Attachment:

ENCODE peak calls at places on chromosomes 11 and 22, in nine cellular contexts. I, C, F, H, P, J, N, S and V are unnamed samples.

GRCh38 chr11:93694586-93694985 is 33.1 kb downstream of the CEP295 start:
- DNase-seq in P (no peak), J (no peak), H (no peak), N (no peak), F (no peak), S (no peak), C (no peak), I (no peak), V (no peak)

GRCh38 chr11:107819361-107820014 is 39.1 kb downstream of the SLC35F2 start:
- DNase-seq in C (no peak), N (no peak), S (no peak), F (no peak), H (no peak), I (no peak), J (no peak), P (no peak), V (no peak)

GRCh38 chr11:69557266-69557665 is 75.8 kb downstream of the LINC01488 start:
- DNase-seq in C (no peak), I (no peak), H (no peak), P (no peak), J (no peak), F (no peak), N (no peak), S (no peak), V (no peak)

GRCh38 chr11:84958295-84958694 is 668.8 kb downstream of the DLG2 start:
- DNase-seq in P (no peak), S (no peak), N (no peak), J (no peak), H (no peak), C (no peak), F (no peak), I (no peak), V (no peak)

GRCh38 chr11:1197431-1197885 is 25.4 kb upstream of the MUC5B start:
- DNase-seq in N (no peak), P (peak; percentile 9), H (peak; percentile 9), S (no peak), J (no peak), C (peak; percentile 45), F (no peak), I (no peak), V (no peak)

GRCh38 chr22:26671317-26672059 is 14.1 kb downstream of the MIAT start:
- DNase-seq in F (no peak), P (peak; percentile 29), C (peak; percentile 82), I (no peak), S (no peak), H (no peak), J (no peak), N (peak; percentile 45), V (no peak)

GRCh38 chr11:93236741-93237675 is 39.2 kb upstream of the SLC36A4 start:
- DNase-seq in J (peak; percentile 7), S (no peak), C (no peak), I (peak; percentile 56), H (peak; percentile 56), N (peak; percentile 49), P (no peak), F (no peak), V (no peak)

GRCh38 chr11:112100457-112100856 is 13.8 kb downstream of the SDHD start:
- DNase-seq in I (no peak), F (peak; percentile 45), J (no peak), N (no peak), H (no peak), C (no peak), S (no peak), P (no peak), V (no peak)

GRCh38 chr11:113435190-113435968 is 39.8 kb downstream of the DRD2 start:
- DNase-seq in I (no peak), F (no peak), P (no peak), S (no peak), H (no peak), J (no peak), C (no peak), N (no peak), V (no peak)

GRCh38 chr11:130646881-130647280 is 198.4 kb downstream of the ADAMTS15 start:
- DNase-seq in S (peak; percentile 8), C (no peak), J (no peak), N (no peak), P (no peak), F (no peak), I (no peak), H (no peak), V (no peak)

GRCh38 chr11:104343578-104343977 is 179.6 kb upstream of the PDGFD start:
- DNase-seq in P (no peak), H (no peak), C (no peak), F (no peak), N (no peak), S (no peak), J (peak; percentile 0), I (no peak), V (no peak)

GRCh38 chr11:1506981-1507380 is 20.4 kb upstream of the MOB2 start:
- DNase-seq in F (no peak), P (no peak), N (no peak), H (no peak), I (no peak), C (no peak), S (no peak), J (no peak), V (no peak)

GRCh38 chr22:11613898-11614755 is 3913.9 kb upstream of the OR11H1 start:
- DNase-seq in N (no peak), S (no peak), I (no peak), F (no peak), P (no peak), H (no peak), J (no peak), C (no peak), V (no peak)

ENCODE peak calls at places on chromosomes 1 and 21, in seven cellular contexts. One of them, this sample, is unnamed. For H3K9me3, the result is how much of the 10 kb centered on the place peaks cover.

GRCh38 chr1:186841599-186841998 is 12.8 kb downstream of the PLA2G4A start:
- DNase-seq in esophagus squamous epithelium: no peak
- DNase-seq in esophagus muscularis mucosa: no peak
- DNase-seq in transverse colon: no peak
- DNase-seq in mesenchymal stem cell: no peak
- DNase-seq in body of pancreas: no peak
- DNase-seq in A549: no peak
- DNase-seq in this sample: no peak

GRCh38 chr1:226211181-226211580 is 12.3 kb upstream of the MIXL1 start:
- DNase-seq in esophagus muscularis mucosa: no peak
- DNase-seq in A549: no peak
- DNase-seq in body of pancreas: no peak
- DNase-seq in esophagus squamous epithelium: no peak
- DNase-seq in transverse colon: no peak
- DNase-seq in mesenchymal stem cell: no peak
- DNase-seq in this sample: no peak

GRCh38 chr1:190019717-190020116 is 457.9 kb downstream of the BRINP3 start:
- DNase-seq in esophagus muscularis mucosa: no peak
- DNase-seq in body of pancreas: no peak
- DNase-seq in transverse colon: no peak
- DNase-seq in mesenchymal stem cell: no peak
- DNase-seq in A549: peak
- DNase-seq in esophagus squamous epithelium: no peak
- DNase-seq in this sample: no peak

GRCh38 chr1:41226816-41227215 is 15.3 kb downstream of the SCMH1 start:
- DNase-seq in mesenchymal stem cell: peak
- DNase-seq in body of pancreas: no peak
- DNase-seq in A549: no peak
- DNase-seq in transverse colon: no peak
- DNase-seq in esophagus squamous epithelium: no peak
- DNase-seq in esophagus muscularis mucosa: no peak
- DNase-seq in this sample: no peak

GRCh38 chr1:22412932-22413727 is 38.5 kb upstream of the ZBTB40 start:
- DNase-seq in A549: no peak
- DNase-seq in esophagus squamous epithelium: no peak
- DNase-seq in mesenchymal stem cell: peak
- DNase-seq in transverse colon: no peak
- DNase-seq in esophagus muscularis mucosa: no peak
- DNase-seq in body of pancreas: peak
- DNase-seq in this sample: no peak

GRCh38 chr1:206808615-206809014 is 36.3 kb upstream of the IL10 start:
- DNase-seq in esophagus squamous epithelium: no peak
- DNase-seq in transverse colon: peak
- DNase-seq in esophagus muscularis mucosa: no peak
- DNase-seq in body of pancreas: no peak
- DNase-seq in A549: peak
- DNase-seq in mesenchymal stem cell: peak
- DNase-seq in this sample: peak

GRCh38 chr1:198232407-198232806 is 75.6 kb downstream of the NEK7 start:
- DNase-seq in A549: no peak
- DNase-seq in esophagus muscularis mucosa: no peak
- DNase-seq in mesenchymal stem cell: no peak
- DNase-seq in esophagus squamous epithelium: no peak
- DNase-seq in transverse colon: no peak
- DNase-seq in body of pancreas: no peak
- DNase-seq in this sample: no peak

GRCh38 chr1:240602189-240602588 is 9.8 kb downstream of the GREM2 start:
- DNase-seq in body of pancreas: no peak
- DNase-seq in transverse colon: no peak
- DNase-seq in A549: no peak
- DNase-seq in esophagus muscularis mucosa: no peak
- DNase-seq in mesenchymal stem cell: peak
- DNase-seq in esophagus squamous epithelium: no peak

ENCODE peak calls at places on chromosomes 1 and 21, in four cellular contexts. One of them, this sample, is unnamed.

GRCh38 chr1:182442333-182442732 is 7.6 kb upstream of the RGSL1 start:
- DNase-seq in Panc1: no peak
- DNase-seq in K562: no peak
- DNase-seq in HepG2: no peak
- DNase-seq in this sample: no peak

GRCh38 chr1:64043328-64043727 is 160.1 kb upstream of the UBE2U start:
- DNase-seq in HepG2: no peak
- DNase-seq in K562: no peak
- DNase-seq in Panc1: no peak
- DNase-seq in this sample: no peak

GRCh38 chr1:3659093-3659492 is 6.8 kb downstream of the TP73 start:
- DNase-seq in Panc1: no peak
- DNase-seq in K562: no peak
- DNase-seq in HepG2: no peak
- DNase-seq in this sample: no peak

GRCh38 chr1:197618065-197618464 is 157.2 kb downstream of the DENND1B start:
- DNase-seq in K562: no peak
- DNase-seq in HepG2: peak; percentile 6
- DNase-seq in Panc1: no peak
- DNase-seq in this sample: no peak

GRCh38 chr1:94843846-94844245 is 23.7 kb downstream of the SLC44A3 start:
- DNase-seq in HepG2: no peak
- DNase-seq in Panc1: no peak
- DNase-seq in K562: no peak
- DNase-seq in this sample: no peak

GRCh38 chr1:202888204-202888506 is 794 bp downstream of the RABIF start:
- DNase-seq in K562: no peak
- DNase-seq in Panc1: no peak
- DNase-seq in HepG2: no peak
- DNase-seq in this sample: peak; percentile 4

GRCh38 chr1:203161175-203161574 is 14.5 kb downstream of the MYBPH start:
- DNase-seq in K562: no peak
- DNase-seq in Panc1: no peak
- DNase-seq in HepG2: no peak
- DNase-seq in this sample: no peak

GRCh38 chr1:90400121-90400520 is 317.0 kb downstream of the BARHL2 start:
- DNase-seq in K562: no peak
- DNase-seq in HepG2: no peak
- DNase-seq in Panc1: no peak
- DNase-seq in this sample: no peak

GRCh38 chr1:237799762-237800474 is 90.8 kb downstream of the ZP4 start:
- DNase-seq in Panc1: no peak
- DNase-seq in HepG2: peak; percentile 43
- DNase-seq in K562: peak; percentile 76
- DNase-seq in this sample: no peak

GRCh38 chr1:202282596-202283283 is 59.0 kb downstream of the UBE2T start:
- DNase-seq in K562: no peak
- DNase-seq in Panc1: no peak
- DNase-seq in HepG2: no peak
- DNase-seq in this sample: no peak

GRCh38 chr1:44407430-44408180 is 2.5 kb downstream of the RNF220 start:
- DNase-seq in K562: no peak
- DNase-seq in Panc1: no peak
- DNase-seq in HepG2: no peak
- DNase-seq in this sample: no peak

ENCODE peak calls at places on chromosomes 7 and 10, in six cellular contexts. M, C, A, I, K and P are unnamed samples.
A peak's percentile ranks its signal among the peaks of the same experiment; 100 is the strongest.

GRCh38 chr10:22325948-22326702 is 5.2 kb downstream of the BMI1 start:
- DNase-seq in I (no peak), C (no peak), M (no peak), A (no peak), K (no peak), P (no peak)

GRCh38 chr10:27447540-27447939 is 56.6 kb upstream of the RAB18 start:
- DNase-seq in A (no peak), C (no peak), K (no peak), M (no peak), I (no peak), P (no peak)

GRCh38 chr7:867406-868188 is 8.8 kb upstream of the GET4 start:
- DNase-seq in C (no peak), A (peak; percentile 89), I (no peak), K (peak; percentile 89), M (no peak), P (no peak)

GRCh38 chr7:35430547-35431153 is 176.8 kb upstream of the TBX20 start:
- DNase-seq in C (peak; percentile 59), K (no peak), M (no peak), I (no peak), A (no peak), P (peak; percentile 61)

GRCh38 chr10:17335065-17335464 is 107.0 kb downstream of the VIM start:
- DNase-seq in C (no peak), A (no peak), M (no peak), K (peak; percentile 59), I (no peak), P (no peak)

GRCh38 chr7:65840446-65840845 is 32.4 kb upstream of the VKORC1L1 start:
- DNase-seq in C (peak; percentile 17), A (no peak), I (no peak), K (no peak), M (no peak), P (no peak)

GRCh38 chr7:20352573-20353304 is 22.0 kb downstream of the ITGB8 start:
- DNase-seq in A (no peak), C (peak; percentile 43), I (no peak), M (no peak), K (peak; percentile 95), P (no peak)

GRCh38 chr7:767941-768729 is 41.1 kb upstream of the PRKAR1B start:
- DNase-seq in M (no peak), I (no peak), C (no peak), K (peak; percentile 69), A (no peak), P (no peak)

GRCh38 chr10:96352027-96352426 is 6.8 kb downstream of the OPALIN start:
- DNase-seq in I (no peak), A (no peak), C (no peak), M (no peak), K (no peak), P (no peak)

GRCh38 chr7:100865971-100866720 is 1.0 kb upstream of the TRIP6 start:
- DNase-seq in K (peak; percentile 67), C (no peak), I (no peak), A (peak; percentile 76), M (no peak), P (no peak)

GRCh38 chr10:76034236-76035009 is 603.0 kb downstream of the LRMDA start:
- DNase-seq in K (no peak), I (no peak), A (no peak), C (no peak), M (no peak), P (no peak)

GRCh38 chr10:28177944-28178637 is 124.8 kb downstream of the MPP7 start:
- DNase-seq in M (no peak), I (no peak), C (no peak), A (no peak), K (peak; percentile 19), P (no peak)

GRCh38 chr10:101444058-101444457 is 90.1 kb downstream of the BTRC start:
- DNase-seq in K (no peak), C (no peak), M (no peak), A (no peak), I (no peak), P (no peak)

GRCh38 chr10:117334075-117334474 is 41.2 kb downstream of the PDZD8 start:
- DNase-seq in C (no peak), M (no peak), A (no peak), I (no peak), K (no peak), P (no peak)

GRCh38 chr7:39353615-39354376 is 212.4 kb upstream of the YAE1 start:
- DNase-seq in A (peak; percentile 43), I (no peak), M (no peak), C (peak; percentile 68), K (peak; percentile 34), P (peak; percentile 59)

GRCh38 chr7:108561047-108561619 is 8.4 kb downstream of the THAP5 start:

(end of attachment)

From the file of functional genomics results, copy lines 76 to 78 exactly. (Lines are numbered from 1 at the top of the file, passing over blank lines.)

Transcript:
- DNase-seq in this sample: peak

GRCh38 chr1:198232407-198232806 is 75.6 kb downstream of the NEK7 start:
- DNase-seq in A549: no peak